• Advance Registration Deadline: Feb. 13, 2013 Speaker Course # Day/a.m./p.m. Fee Friday Workshops, April 12 (continued)PRESENTS The Art and Science of Dentistry Practice Opportunities Industry Speakers 031 a.m. $45 Speaker Course # Day/a.m./p.m. Fee TDIC Risk Management Courses Kodama/Watkins 820 a.m. $50Required Courses 821 p.m. $50California Dental Practice Act Thomason 001 Thursday $20 Saturday Workshops, April 13Infection Control Canham 002 Thursday $20 Endodontics Beach 032 a.m. $295California Dental Practice Act Curley 003 Friday $20 033 p.m. $295Infection Control Canham 004 Friday $20 Technology Fasbinder/Poticny 034 a.m. $45California Dental Practice Act Curley 005 Saturday $20 035 p.m. $45Infection Control Andrews 006 Saturday $20 Overdentures Higginbottom 036 a.m. $195Thursday Workshops, April 11 037 p.m. $195Lasers Coluzzi 007 a.m. $125 Esthetic Dentistry Mopper 038 a.m. $250 008 p.m. $125 Invisalign Clear Essentials I Ataii 039 a.m. $1,695RDAEF Program Kroll 009 a.m. $75 Invisalign Clear Essentials II Gates 040 a.m. $199 010 p.m. $75 Practice Transition Track (jr dentist) Industry Speakers 041 Full day $75Pediatric Psaltis 011 a.m. $195 Practice Transition Track (sr dentist) Industry Speakers 042 Full day $75 012 p.m. $195 Laser Certification Roshkind/Coluzzi 043 Full day $695Removable Prosthodontics Sharifi 013 p.m. $195 Assistant Program/Bleaching Wallace 044 a.m. $50Esthetics Willhite 014 a.m. $250 TDIC Risk Management Courses Kodama/Watkins 822 a.m. $50 015 p.m. $250 Special EventsTDIC Risk Management Courses Sahota/Sillis 818 a.m. $50 CDA Party in the Plaza 045 Friday $65 819 p.m. $50 Wine FUNdamentals Tasting Reception 046 Friday $30Friday Workshops, April 12 Prepaid Parking Voucher (Thurs. only) 047 Thursday $12Oral Surgery Alonge 016 a.m. $325 Prepaid Parking Voucher (Fri. only) 048 Friday $12 017 p.m. $325 Prepaid Parking Voucher (Sat. only) 049 Saturday $12Lasers Coluzzi 018 a.m. $125 Prepaid Food Voucher 050 N/A $10 019 p.m. $125 To purchase Disneyland® Resort tickets, visit cdapresents.comTechnology Fasbinder/Poticny 020 a.m. $45 Reserved Seating — Thursday, April 11 021 p.m. $45 Nutrition Harper-Mallonee 051 a.m. $10Crown Lengthening Grisdale 022 a.m. $295 052 p.m. $10Periodontics Grisdale 023 p.m. $295 Occlusion/Equilibration Wilkerson 053 Full day $10Esthetic Dentistry Mopper 024 a.m. $250 Reserved Seating — Friday, April 12Endodontics Olmsted 025 a.m. $295 Implants Tarnow 054 a.m. $10 026 p.m. $295 Pediatric Dentistry Psaltis 055 p.m. $10Removable Prosthodontics/Implants Sharifi 027 p.m. $275 Reserved Seating — Saturday, April 13Team Fabulous Wallace 028 Full day $45 Dental Materials Malament 056 a.m. $10Occlusion Wilkerson 029 a.m. $195 057 p.m. $10 030 p.m. $195 Restorative Dentistry Bertolotti 058 Full day $10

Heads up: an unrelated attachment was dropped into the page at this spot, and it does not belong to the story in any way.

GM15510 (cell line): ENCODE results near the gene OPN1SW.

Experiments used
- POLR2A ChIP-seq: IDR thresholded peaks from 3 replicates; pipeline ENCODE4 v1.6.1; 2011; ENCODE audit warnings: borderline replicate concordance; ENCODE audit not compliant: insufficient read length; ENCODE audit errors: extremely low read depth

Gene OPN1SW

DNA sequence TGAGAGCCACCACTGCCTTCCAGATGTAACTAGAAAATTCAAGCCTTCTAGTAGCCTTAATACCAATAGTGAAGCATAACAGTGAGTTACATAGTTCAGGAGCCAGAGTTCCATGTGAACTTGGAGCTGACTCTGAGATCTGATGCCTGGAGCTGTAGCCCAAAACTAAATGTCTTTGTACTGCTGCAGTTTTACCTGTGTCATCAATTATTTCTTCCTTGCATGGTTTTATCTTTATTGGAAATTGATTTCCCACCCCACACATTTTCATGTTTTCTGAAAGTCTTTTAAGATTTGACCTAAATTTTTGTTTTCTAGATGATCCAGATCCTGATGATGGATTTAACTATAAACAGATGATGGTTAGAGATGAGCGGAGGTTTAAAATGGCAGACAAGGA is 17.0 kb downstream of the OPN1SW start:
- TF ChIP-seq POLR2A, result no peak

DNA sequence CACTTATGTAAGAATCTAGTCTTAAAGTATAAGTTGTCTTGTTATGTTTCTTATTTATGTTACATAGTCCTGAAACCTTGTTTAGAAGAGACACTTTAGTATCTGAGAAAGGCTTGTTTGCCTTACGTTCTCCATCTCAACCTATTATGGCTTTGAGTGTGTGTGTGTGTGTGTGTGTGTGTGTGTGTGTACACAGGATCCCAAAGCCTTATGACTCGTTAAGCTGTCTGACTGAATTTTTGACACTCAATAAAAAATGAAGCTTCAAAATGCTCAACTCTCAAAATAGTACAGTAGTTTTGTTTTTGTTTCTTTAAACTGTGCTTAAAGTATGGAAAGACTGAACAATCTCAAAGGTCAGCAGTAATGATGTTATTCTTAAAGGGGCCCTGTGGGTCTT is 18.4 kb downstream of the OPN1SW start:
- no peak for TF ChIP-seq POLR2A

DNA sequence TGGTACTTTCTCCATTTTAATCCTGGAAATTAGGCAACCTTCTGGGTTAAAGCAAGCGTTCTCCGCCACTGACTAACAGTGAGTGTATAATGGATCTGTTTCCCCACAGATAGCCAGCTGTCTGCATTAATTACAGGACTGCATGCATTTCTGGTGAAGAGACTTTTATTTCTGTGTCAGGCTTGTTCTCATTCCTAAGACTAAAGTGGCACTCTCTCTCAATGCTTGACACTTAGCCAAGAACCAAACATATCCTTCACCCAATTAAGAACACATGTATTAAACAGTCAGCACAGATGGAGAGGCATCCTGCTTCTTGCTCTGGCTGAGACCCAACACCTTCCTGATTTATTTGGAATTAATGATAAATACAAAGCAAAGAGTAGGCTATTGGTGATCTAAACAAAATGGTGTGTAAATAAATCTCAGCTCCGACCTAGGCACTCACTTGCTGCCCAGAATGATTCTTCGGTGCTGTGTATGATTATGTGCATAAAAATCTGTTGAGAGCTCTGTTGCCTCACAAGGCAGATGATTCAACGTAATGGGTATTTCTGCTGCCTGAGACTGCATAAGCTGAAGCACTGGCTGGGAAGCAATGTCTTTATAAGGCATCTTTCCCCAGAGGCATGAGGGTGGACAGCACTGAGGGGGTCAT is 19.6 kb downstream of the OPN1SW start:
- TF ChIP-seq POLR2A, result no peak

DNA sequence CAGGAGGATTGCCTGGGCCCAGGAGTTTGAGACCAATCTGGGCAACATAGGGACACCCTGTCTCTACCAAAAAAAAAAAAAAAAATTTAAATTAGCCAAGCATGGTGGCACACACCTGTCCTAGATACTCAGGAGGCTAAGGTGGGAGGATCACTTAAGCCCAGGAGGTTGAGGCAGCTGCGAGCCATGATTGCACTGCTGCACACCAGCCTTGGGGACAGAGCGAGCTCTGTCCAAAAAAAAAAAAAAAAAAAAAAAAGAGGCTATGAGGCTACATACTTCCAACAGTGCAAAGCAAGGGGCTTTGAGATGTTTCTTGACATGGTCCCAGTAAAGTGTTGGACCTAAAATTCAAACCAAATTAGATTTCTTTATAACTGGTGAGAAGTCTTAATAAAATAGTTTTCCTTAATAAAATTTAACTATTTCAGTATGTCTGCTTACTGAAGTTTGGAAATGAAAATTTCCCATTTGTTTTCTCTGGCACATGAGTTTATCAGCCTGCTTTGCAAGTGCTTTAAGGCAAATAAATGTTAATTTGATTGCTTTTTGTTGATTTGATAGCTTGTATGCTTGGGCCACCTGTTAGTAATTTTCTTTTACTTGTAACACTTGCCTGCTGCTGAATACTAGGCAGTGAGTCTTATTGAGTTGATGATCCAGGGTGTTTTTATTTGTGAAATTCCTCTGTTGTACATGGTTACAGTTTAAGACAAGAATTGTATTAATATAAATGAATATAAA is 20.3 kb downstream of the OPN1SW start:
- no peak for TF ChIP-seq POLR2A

•    Photocopy for additional registrants. Only one dentist per form. Primary Registrant (Print or Type) Membership dues must be paid for 2013. Advance registration deadline is Feb. 13, 2013. Register today! Name Online: Register at cdapresents.com License # ADA # Mail: CDA Presents, 1201 K St., 16th Floor, Sacramento, CA 95814 To ensure that proper C.E. credits are granted, licensed dental professionals Mailing Address must include their license number and formal name as listed with the Dental Board of California. Please complete all areas of this form legibly. Be sure to include registration types (Page 9). City State ZIP •  Registrations are processed in the order they are received. ■ Home ■ Office ■ Other ■ Check here if new address •  If your registration is received by the deadline, you will receive your order at least two weeks prior to the meeting. Telephone ( ) Fax ( ) •  Mailing will begin mid-February. •  Refund requests must be made in writing and materials returned to CDA no later than March 13, 2013. E-mail Address Current CDA members will receive complimentary registration. All staff/guests registering with a ■ I require special assistance ■ I do not wish to receive promotional materials for this meeting. dentist are $5 per person. Dentists must register separately. Primary Registrant (Print or type only primary registrant’s name only.) Registration Information Workshops and Required Courses Total Fees Last Name Formal First Name and Middle Initial License # Reg. type Fee $ Course # Fee $ Course # Fee $ Course # Fee $ Fee $ Staff/Guests Badges (Dentist cannot be registered as staff/guests.) Registration Information Workshops and Required Courses Total Fees Last Name Formal First Name and Middle Initial License # Reg. type Fee $ Course # Fee $ Course # Fee $ Course # Fee $ Fee $ 1. 2. 3. 4. 5. 6. 7. Special Event Tickets Total Fees Event # Fee $ X Quantity of Tickets = Fee $ This area is for the purchase of the CDA party and special event tickets. Please indicate the total number of tickets per event you wish to purchase in the X = adjacent area. Use the above area to purchase registrant-specific workshop tickets. X = Payment Grand Total Make check payable to California Dental Association. For your security, CDA Presents no longer accepts credit card information by fax or mail. To pay with a credit card please register at cdapresents.com. $ ____________ Questions? Visit cdapresents.com or call 800.232.7645